Of potential Mexican buzz projects, Eugenio Derbez will be at the Mexican resort with producer partner Benjamin Odell to talk up a latest project, Zimbron and San Juan will present “Almost Paradise,” a potential second feature from Gaz Alazraki, whose riches-to-rags comedy “The Noble Family” grossed $26.25 million in Mexico in 2012.

Also at Los Cabos Discovery is horror-thriller “Keep Quiet,” from Jorge Michel Grau (“We Are What We Are,” “Big Sky”), which rates as one of Mexico’s most ambitious and biggest genre projects. In Cabos in Progress, multi-part “La Habitacion,” features a huge cast, and a sweeping vision of Mexico’s past and present.

Los Cabos takes place as various phenomena galvanize Latin America’s market. One is the dramatic build of local industries, grabbing market share, including from U.S. indie productions. Mexico is a case in point.

In 2015, through Nov. 8, Mexican films’ admissions, at 16.5 million, are 34% down on 2014, reports Rentrak’s Luis Vargas. But, with nine more Mexican movies that may drive up share, currently 6.4% still have to open. And 16.5 million is significantly above Mexican movies’ highpoint this century before 2012: 14.7 million for all 2002.

A distaff generation is gradually powering up too. Beyond David Pablos’ “The Chosen Ones,” a hit in Cannes Un Certain Regard, and Julio Hernandez Cordon’s “I Promise You Anarchy,” rated by many his most mature work, in Mexico Primero two out of the six directors are women: Katina Medina Mora with “You’ll Know What To Do With Me” and Alejandra Medina with “Easter,” a Toronto premiere and Mundial sales pick-up. In Discovery, Elisa Miller, best known to date as a director is teaming with “Easter’s” producers Pimienta Films on “Skin Deep,” a portrait of female sexuality which marks respected video artist/docu director Paulina del Paso’s fiction feature deb.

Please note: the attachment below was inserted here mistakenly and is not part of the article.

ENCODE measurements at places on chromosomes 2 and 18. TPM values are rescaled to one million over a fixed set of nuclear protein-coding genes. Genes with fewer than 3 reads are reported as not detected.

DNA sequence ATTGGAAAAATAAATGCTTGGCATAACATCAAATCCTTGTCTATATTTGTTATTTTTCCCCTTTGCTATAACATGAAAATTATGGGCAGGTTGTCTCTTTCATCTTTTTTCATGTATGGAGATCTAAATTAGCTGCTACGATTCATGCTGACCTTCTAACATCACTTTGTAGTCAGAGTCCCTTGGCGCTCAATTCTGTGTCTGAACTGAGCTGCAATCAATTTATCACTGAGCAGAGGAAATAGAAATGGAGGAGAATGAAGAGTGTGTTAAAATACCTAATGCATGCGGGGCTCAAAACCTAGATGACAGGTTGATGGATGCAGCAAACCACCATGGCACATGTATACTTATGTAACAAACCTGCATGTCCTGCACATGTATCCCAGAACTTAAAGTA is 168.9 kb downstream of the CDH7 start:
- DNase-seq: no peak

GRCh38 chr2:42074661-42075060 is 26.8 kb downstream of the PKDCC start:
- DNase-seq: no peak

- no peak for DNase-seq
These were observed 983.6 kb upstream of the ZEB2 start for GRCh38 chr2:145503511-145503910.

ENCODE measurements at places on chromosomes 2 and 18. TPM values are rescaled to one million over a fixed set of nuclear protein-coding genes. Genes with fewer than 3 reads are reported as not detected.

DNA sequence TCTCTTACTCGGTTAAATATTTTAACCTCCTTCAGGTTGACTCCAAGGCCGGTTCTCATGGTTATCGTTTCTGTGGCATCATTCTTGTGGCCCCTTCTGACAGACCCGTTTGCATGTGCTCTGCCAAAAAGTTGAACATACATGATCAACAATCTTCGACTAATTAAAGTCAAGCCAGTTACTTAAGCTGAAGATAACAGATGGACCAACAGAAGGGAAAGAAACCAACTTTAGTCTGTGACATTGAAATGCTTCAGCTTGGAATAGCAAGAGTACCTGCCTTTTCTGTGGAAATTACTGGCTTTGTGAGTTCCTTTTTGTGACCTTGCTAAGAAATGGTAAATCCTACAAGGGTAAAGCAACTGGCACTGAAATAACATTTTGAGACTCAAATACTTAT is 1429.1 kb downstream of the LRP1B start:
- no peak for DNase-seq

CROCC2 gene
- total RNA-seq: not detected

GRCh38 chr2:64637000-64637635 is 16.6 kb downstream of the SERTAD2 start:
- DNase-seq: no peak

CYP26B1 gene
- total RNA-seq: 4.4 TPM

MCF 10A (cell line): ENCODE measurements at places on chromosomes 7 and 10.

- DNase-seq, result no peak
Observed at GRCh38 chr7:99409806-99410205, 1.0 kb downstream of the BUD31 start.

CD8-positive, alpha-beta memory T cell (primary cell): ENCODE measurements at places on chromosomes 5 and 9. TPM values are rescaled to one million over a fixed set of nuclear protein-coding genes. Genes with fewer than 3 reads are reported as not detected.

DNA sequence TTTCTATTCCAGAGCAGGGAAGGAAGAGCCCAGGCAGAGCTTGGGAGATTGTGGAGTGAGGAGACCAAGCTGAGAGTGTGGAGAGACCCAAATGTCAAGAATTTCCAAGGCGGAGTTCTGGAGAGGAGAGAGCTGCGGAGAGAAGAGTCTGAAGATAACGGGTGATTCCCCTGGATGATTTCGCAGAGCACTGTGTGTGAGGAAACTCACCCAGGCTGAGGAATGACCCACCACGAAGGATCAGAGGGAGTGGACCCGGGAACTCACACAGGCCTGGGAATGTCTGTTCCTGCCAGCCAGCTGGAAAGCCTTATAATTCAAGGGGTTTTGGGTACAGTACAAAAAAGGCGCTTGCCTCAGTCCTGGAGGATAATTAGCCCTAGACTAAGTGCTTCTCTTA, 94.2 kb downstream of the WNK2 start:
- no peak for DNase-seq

Also, Netflix has already galvanized Latin America as an acquisitions market, incrementing the value of its pat TV window.

Per Ivan Boeing, at Brazil’s Imagem, one of its biggest indie distributors, “Pay TV rights used to be worth 10%-15% of prices paid for Latin America. When they are factored into a purchase, on big studio-level films or movies with U.S. distribution, now they account, with free TV, for about 70% of the buying price.”

The question now is whether it or Amazon will also energize production. Cabos TV launches as a sea-change is sweeping over Latin American TV with the feeding frenzy for dramas encouraging producers to seek international sales alliances: HBO Latin America inked a international sales pact with Telemundo Internacional at Mipcom, for instance. Equally, its biggest broadcasters – Globo, Telefe, Caracol, for example – are diversifying from staple telenovela production into far more limited, more upscale series. The future for movie production in Latin America, as over the world, looks to be the diversification into TV.

Moving into TV, Los Cabos is likely to attract more top-notch film producers.

“I would say this is the most ambitious industry event we’ve launched so far,” said Aguilar Castillo.

Some of Los Cabos’ attractions endure, however, from its first edition, as he recognized. “The film industry is often a very vertical pyramid. Los Cabos makes it a more horizontal experience. Everyone who comes tries to network in a relaxed environment. This enhances business immediately, very organically, and pleasurably as well.



“Keep Quiet,” (Jorge Michel Grau, Mexico, France)

“Gunpowder Seeds,” (Arturo González Villaseñor, Mexico)

“Memories of the Red Days,” (Rafa Lara, Mexico)

“Skin Deep,” (Paulina del Paso, Mexico)

“Almost Paradise,” (Gaz Alazraki, Mexico)

“Opus Zero,” (Daniel Graham, Mexico)

“Sunbathing in Hell,” (Sophie Deraspe, Canada)

“I’m Not a Bad Person,” (Andrew Huculiak, Canada)

“Merciful,” (TBD, Canada)

“Beauty Salon,” (Andrea Pallaoro, Mexico, United States)

“Nancy,” (Christina Choe, United States)

“Picking Cotton,” (Jessica Sanders, United States)

“The Taste of Apple is Red,” (Ehab Tarabieh, Syria, Qatar, Lebanon, U.S.)



“Beauties of the Night,” (María José Cuevas, Mexico)

“Carrion,” (Sebastián Hiriart, Mexico)

“Failure,” (Ricardo Silva, Mexico)

“The Bedroom,” (Carlos Carrera, Daniel Giménez, Carlos Bolado, Ernesto Contreras, Alfonso Pineda, Alejandro Valle, Iván Ávila and Natalia Beristáin, Mexico)

“Landscapes,”  (Rodrigo Cervantes, Mexico)

“We Are Tongue,” (Kyzza Terrazas, Mexico)

“Verónica,” (Carlos Algara and Alejandro Martínez, Mexico)